Mill's annual tradition is a familiar one that rolls on in both good and bad times

The late-summer phone message from Carolyn Lattin, my East Olympia neighbor and the owner of Lattin's Country Cider Mill, was a pleasant surprise and included an offer I couldn't refuse.

“When your apples get ripe this fall, bring them over some Saturday and you can use my cider hand press to make apple juice,” Lattin suggested.

There was only one catch: I had to share some of my fresh-made apple juice with her customers.

“Sounds like a good idea to me,” I said in reply.

After a stretch of late-summer sun, two of my earliest ripening mystery varieties were ready to pick, so I called Lattin to confirm a date. We picked Sept. 11, not knowing at the time that it would be less than two weeks until tragedy struck at the cider mill.

Upon arrival, the cider press was set up right outside the entrance to the farm’s cider and produce store. The handsome, well-maintained wood and metal machine is the same one Carolyn and her late husband, Victor, purchased for $800 after they moved from Seattle to their Thurston County farm and quickly realized they couldn’t eat all the apples their orchard produced. It’s also the press Carolyn used to launch production of her award-winning apple cider.

“We’ve lived on the farm 54 years and had the business 33 years,” she explained.

One constant through all these years is how much Carolyn hates to see apples go to waste.

“We used to press apples for hundreds and hundreds of people,” Lattin recalled.

But after an E. coli outbreak in 1996 involving nonpasteurized apple juice produced by the Odwalla fruit-juice company, all that unregulated apple juice making at Lattin’s ground to a halt under new directives from the state Department of Health.

Today, Lattin cranks out more than 100,000 gallons of pasteurized apple cider and apple-berry mixes per year for sale to a dedicated clientele of restaurants and grocery stores – and farm customers – using a powerful, commercial press that squeezes about 1 gallon out of every 13 pounds of apples.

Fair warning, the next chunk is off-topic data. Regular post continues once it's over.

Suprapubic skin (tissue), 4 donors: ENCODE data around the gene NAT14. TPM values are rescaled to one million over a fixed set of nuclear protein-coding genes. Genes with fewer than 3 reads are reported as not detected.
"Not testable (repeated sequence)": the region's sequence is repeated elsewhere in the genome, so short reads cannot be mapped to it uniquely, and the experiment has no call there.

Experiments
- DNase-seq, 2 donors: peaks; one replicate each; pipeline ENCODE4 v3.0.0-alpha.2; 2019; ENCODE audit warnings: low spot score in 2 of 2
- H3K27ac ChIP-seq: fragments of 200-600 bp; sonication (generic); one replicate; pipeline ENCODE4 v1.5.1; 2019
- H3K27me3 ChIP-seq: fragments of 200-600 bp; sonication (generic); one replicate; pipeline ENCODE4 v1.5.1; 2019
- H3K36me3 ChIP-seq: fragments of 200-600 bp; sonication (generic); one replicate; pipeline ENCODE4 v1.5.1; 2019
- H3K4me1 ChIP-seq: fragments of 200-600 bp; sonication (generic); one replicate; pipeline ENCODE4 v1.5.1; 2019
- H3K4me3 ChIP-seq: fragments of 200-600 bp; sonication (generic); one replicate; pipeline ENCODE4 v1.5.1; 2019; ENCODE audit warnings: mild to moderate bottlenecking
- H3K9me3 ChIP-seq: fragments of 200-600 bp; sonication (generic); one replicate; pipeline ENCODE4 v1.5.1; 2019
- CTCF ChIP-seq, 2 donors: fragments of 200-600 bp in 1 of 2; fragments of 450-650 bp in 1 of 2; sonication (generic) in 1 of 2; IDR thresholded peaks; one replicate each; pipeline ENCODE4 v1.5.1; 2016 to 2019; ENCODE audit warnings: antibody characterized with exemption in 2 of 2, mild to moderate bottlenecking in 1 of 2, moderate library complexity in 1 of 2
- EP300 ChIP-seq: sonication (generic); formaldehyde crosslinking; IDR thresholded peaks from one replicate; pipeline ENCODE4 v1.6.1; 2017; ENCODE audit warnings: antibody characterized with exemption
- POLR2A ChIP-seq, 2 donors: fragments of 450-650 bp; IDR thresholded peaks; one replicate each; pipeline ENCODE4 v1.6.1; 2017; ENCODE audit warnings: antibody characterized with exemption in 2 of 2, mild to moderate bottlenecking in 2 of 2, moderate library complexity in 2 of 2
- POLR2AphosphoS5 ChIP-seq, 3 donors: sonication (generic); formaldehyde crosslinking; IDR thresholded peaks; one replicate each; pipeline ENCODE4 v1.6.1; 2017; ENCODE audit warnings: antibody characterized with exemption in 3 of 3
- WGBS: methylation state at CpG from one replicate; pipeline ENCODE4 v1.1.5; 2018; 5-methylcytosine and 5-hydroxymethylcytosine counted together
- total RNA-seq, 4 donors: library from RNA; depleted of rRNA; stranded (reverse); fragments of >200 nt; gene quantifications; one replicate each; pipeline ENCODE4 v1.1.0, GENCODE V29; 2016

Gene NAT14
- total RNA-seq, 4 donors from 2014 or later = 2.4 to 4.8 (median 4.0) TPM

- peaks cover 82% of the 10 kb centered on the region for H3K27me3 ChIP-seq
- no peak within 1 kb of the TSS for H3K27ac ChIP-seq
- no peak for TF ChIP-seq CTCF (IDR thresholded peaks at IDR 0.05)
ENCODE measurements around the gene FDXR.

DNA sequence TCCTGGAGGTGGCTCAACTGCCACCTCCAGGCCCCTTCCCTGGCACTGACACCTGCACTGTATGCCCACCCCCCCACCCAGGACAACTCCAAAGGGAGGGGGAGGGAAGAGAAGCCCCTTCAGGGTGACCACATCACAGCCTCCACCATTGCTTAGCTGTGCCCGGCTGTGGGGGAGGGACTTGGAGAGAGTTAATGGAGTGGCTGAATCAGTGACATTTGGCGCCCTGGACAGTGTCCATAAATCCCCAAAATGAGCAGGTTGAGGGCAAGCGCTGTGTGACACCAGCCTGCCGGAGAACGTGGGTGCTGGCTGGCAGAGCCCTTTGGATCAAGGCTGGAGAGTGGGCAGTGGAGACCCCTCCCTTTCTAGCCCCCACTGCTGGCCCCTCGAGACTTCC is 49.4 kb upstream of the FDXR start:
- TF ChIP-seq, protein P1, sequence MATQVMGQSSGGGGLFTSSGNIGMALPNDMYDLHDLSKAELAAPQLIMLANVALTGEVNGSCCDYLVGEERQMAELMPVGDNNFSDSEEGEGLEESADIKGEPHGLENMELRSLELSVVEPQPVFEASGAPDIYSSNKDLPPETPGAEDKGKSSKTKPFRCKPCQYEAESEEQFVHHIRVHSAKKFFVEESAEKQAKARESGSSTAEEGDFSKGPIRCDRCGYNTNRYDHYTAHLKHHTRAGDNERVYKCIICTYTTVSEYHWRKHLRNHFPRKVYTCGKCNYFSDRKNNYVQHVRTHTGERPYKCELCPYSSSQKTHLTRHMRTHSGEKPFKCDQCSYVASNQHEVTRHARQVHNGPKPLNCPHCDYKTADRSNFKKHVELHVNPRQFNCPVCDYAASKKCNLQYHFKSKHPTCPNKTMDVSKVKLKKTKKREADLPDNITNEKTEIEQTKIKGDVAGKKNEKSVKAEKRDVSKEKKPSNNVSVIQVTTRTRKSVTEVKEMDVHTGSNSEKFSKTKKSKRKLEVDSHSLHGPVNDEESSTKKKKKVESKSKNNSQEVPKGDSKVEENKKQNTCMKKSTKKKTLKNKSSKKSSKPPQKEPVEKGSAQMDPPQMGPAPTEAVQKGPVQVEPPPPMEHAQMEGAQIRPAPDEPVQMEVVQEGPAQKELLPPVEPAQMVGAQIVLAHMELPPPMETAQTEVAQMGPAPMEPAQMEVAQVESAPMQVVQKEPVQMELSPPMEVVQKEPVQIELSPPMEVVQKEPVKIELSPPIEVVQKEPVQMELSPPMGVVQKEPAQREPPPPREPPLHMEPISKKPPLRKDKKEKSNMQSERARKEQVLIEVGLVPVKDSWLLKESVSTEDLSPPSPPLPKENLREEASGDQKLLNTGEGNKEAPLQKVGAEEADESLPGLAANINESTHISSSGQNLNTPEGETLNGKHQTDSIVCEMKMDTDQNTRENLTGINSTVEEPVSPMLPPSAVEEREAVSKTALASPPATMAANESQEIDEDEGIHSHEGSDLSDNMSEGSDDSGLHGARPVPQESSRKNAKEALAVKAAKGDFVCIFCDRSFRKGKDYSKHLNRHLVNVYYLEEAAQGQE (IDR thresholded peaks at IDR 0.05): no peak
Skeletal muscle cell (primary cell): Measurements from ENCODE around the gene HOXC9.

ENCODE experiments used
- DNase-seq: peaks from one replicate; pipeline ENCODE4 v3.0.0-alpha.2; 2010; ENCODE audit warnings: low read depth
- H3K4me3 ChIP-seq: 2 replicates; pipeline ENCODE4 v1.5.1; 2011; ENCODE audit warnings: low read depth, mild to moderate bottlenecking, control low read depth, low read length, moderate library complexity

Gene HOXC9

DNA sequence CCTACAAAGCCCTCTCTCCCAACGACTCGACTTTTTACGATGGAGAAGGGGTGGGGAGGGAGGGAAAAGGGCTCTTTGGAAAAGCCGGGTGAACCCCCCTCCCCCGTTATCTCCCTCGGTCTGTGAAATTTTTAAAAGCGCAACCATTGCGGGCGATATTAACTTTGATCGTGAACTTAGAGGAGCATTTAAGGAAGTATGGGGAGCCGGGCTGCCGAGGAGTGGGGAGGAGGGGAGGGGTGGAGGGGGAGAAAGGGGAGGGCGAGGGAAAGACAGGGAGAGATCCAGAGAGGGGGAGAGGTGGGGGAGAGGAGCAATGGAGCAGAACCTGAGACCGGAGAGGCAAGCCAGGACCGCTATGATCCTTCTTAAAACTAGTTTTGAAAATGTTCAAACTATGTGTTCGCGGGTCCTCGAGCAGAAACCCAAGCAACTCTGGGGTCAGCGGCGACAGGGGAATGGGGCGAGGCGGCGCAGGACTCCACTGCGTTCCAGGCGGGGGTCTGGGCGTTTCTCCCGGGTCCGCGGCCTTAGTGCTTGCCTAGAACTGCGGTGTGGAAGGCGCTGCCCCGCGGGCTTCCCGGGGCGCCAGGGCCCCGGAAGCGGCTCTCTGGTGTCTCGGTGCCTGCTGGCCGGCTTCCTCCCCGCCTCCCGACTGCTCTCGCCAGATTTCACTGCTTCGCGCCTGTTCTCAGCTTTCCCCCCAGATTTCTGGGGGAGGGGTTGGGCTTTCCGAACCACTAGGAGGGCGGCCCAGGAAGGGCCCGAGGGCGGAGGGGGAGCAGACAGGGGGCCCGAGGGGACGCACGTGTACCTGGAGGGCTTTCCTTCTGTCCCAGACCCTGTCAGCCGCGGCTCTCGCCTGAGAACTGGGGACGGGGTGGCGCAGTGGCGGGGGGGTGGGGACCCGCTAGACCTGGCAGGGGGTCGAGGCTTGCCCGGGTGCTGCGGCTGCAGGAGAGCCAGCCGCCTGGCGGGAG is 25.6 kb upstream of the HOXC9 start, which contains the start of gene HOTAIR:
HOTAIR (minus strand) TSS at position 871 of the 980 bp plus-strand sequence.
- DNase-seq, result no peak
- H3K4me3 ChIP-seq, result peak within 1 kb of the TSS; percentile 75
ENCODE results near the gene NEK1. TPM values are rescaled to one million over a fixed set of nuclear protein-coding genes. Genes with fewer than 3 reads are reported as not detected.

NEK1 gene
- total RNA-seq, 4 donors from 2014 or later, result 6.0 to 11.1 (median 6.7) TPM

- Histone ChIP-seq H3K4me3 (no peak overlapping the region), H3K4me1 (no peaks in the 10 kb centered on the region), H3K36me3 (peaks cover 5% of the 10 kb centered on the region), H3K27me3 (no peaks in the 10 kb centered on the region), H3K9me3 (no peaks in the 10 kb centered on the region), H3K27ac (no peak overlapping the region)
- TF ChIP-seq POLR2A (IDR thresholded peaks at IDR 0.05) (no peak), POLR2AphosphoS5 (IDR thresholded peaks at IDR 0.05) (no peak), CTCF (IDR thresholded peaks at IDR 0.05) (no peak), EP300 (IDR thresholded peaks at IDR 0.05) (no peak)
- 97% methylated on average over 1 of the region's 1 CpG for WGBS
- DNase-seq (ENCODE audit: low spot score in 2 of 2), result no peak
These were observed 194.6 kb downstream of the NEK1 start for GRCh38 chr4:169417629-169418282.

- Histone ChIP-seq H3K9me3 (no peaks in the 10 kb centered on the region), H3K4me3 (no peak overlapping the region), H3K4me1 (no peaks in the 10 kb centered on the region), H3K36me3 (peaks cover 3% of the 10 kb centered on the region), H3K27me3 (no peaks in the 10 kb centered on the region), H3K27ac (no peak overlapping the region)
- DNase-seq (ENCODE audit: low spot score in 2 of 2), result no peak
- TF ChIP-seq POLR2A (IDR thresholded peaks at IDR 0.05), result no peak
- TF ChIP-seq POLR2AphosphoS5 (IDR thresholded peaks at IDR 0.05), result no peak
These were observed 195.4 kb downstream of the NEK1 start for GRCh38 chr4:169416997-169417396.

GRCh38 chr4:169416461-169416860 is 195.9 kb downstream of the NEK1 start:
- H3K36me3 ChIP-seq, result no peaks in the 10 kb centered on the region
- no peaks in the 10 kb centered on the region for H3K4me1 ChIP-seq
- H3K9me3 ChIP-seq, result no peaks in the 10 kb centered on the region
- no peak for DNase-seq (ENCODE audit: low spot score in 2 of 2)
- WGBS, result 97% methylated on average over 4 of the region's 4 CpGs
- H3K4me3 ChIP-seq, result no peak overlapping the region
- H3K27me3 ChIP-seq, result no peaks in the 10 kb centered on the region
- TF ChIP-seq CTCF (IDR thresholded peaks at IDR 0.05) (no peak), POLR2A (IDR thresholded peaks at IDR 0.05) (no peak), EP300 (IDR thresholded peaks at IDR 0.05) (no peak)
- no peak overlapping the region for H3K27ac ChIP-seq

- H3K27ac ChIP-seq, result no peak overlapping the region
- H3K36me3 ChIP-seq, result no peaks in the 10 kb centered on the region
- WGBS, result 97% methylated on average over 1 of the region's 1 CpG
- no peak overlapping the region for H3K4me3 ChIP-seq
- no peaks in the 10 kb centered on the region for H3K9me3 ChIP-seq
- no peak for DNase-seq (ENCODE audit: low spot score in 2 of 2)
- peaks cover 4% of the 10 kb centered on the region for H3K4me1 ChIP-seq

By comparison, the much-beloved hand press is used for small jobs and produces about 1 gallon per 25 pounds.

The original Lattin cider press has one major alteration. The hand-cranked grinder was replaced years ago with an electric-powered rotary grinder that chews up the apples as fast as you can feed them into the hopper.

I made quick work of my 50 pounds of apples, joined by a steady stream of smiling farm visitors ranging from old-timers who’ve made plenty of their own apple cider in their day to little kids who have never seen an apple turned into juice.

I coaxed Charis Christian, 6, into tossing a few apples in the hopper, which prompted her to say, “We love apple cider.”

The most fun was watching the juice run into the metal pail as I tightened the screw press into the bucket of chopped-up apples.

Just for kicks, we placed my apple juice next to Lattin’s commercial product for a random taste tests by those in the gathering crowd.

Lattin’s award-winning cider consists of anywhere from 10 to 14 varieties of apples with an equal mix of last year’s crop for added sweetness and this year’s crop for a tart, fresh flavor.

My apple cider held its own, drawing favor from some of the adults, while Lattin’s sweeter stuff was preferred by most of the kids.

“I like them both, but the Lattin’s is a little sweeter,” said Jackie Bakker, a diplomatic first-time visitor to the cider mill and farm.

After enjoying the privilege of operating the revered Lattin cider press, I returned home with 2 gallons of apple cider and about 20 pounds of apple mash that I sealed in Ziploc bags and refrigerated to dole out slowly to our horse.

For those of you who have never visited the Lattin cider mill and farm at 9402 Rich Road S.E., East Olympia, fall is a prime time to take the trip, and it’s the perfect time to show your support as the Lattins recover from Thursday’s tragedy. It’s open from 9 a.m. to 5 p.m. daily through the end of October. One can’t help but notice the bright-orange pumpkins in the field, almost ripe for picking by farm visitors old and young.

Buoyed by my apple cider-making experience, I tried my hand last weekend at grape juice from the table grapes hanging in juicy green clusters in my arbor.

My goal? Putting the grapes to good use before the birds and raccoons get them.

Relying on a recipe I grabbed off the Internet, I washed the grapes, mashed them, brought them to a boil, then strained the juice through a cheesecloth into a half-gallon container. I let it cool for several hours, then gave it a taste test.

It was the worst grape juice I’d ever had. The natural sweetness of the grapes had disappeared, replaced by a sour, foul-smelling juice.

Turns out the variety of grape I used – Interlaken – is best eaten fresh, frozen or dried into raisins. The other variety I grow, Canadice, might have been a better choice for juice.

I think I’ll have a glass of apple juice and wait to hear from knowledgeable table grape growers about my screw-up.

John Dodge: 360-754-5444